The Army was one of the first institutions to institutionalize a set of Values. It was 1998, I was a Brigade S3 (Operations Officers) for an Armored Brigade. As the Brigade S3 I was responsible for coordinating the training that would implement the program within a 4000 man Brigade. At the regularly scheduled bi-weekly S3 meeting I handed out the training material as well as samples of the Values Cards and ID Tags (Dog Tags) that would be handed to every individual Soldier in the brigade. The response that I received from the Battalion S3s was something of a surprise. “I don’t need to wear a special Dog Tag or carry a card in my wallet as a reminder of my values,” was a somewhat common sentiment. After recovering from my initial shock I was forced to quickly think on my feet to deter a complete revolt. I surprisingly turned the discussion by stating that the card and dog tag were not token reminders of my values but were symbolic of my and our profession’s enduring principles. The Battalion S3s displayed their satisfaction with my response and nodded in agreement, mutiny prevented!
Organizational values are commonplace in today’s corporate and business communities and rightfully so. Values help shape our behavior (internal) and communicate to the public your company’s standards and identity (external). Organizational values serve as a guideline for operations in the absence of specific rules or regulations and/or supervision. It is clear when examining certain Civil War Battles that adherence to values or lack thereof made the difference between victory and defeat - life or death.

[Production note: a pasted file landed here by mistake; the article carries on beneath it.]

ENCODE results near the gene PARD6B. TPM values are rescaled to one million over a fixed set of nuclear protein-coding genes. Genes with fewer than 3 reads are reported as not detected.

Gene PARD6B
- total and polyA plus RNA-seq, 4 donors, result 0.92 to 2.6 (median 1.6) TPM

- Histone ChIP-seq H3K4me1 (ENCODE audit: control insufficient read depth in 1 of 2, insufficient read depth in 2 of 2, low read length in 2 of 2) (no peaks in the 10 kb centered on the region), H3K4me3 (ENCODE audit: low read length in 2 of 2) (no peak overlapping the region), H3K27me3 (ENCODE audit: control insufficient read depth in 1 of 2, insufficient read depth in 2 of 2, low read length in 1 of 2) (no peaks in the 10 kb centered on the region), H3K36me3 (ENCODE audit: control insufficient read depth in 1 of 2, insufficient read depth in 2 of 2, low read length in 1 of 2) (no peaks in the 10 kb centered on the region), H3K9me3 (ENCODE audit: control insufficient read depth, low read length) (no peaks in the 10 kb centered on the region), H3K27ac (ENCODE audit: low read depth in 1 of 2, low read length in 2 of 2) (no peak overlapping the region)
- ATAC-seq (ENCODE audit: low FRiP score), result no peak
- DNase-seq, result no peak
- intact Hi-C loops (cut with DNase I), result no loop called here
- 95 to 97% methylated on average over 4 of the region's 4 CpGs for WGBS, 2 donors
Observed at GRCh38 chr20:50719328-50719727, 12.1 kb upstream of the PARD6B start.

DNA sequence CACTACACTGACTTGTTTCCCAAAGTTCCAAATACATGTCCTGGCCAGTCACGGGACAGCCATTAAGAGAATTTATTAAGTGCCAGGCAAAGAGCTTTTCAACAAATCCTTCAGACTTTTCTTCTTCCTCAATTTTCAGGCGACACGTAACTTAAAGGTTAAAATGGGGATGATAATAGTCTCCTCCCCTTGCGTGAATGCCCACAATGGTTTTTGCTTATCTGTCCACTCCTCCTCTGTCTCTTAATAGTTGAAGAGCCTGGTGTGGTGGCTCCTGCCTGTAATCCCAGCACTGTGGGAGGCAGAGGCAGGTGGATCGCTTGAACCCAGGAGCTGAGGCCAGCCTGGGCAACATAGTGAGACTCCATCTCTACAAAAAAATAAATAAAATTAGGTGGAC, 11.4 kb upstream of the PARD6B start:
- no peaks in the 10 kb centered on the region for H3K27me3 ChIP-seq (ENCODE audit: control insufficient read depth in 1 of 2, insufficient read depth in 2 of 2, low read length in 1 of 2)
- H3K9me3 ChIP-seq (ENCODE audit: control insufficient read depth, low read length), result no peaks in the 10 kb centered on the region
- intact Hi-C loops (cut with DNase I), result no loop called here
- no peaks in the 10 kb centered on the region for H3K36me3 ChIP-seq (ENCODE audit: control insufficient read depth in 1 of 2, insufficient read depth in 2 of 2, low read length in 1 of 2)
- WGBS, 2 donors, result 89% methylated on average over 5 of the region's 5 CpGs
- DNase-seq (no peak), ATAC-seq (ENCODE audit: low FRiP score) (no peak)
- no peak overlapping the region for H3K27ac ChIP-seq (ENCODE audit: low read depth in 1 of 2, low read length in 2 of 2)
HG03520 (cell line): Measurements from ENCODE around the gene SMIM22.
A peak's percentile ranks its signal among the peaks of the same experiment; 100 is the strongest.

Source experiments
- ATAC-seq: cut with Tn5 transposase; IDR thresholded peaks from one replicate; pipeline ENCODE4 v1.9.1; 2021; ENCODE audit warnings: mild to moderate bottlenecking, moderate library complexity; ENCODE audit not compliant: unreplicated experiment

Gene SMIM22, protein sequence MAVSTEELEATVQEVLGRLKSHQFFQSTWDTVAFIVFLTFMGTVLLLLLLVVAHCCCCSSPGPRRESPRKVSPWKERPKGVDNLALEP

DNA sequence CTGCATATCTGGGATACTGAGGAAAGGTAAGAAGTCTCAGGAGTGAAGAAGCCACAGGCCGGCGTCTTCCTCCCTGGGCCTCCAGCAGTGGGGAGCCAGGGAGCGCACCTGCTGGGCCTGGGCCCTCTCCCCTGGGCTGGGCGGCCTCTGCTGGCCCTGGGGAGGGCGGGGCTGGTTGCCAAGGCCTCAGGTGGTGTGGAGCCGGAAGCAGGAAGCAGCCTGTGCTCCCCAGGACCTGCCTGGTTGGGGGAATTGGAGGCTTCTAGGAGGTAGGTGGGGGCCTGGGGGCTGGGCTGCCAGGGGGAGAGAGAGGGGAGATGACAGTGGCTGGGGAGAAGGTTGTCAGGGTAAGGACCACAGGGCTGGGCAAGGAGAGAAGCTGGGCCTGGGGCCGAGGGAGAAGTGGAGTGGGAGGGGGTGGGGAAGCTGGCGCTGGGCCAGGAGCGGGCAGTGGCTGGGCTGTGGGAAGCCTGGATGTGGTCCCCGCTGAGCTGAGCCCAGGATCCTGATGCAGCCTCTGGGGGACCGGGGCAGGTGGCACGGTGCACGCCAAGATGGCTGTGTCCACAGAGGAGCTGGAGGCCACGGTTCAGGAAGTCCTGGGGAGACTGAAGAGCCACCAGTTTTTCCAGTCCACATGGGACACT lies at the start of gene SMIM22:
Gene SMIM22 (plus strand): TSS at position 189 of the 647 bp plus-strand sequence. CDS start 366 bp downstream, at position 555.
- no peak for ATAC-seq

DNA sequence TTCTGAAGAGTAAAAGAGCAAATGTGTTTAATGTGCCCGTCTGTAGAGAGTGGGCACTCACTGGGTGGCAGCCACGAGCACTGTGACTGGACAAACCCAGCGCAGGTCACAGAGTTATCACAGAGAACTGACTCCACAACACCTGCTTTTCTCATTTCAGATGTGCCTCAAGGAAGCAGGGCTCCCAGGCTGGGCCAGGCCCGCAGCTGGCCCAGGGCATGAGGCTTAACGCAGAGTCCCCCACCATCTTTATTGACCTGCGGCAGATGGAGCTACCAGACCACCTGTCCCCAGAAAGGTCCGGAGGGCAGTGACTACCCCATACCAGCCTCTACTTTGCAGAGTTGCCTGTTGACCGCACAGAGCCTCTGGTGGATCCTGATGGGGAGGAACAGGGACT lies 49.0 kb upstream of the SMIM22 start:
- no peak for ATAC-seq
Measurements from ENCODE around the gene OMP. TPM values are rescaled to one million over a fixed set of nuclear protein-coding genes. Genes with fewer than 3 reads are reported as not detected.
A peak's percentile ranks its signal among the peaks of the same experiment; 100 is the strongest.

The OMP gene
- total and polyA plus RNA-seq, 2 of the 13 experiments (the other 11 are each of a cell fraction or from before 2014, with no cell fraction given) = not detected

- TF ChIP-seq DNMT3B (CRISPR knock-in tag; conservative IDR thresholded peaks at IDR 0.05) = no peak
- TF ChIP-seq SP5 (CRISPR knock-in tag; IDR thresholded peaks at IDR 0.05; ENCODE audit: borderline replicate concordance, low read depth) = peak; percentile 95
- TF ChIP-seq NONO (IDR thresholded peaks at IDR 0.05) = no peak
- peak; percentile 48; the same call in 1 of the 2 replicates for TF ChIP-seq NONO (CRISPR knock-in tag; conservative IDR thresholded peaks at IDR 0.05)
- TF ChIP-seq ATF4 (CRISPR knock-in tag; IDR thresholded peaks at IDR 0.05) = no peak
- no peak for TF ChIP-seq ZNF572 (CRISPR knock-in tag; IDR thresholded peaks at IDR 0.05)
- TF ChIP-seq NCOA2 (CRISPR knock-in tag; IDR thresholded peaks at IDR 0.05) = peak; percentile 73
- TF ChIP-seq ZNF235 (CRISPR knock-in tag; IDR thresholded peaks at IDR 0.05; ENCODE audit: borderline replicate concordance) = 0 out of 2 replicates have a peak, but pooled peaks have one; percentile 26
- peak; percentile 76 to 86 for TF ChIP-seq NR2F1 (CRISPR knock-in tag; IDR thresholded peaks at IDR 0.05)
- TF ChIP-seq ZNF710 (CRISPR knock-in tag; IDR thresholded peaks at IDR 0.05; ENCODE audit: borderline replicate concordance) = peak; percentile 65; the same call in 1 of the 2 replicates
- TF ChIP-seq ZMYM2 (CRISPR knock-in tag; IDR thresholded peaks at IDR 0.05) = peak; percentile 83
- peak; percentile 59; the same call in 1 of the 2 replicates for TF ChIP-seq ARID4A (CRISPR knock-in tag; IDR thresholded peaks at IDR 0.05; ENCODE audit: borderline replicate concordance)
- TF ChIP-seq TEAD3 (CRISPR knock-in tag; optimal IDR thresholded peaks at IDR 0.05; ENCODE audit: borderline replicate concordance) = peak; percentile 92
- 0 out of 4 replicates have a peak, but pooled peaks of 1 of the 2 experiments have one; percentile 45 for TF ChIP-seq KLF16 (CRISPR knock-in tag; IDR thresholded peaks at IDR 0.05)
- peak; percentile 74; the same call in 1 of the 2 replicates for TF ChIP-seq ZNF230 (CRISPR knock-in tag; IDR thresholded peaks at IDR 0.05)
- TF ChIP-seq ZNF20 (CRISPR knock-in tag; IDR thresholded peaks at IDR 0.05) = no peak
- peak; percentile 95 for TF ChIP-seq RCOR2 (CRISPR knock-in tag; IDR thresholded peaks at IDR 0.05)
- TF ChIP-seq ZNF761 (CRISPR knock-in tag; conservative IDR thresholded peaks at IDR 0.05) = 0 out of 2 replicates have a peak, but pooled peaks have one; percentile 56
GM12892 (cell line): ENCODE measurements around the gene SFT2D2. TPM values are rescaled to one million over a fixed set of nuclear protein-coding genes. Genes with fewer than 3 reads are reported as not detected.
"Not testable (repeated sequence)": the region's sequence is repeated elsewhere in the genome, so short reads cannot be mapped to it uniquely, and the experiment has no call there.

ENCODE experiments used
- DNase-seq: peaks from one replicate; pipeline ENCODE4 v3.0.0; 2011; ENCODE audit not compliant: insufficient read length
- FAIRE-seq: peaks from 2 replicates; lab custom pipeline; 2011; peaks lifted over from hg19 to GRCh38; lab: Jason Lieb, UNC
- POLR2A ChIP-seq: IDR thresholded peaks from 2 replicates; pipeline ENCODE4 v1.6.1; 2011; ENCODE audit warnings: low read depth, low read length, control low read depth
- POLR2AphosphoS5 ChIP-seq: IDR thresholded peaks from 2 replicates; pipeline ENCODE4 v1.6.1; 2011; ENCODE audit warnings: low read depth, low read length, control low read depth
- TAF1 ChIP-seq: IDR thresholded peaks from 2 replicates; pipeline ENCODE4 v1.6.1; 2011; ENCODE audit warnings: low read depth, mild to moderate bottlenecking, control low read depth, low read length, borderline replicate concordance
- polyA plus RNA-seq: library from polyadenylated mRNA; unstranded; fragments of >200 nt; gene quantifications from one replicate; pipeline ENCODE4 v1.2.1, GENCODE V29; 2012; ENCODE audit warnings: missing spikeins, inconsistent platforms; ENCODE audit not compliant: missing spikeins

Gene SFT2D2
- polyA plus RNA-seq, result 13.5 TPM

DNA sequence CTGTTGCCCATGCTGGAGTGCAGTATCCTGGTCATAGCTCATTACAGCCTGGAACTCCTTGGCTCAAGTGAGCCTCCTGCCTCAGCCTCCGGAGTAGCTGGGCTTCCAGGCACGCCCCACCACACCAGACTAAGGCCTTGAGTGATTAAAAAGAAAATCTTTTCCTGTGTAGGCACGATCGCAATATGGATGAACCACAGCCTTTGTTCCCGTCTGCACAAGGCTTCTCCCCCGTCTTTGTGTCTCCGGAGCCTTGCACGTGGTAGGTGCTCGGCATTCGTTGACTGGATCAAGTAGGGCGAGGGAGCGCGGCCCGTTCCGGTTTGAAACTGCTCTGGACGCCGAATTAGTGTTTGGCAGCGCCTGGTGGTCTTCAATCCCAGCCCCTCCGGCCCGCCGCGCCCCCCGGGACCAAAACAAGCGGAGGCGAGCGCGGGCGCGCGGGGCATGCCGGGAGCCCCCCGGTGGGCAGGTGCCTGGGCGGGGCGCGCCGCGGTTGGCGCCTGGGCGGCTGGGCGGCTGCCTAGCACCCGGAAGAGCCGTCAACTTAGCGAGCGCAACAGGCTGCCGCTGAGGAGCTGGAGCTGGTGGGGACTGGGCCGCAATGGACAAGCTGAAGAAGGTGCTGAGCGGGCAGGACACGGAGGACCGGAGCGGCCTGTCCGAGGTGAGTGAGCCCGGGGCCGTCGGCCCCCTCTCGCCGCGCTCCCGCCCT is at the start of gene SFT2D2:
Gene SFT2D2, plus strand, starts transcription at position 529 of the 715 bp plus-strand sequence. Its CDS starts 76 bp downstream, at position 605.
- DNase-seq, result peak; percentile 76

“A man of Character in peace is a man of courage in war. Character is a habit. The daily choice of right and wrong. It is a moral quality that grows to maturity in peace and is not suddenly developed in war.” - General Sir James Glover
Unfortunately, some organizations fail to fully leverage the advantage derived by a values based organizational culture. In other words, they don’t value their values! Leaders live and exemplify their organization’s value system, even when (and especially when) it is not convenient. The best companies operationalize their core values and here are some thoughts in regards to best practices.
Once your organization has identified your core values, ensure each value has a succinct definition that is specific to your organization. Your values with succinct definitions should be clearly visible, discernable and conspicuously located at specific sites throughout your business.
Values should be part of your hiring process and emphasized to prospective employees to serve as a screening mechanism and ensure that the organizational values/culture is clearly understood prior to job offer and acceptance. During in-processing, orientation, on-boarding, whatever your term may be make values a part of the instruction and incorporate it in your employee hand book. Additionally, corporate values should be included in your organizational counseling forms to include both periodic and annual performance counseling.
Refer to your values frequently. A different value should be highlighted in a company meeting or get together with specific examples shared where employees have exhibited the values in their day to day duties. Even better, regularly recognize the employees that exhibit your values with a gift card from a local restaurant. If possible, invite a customer to an employee gathering and allow the customer to communicate how an employee exhibited a value in the performance of their duties, this can send a powerful positive message through your organization.
Your organizational values should be reinforced, reinforced and reinforced. Every member of your team should have your organization’s values committed to memory. Remember, as previously stated, leaders exemplify your organizations values and serve as a role model! When appropriately operationalized your values will set the tone and create a positive culture in the organ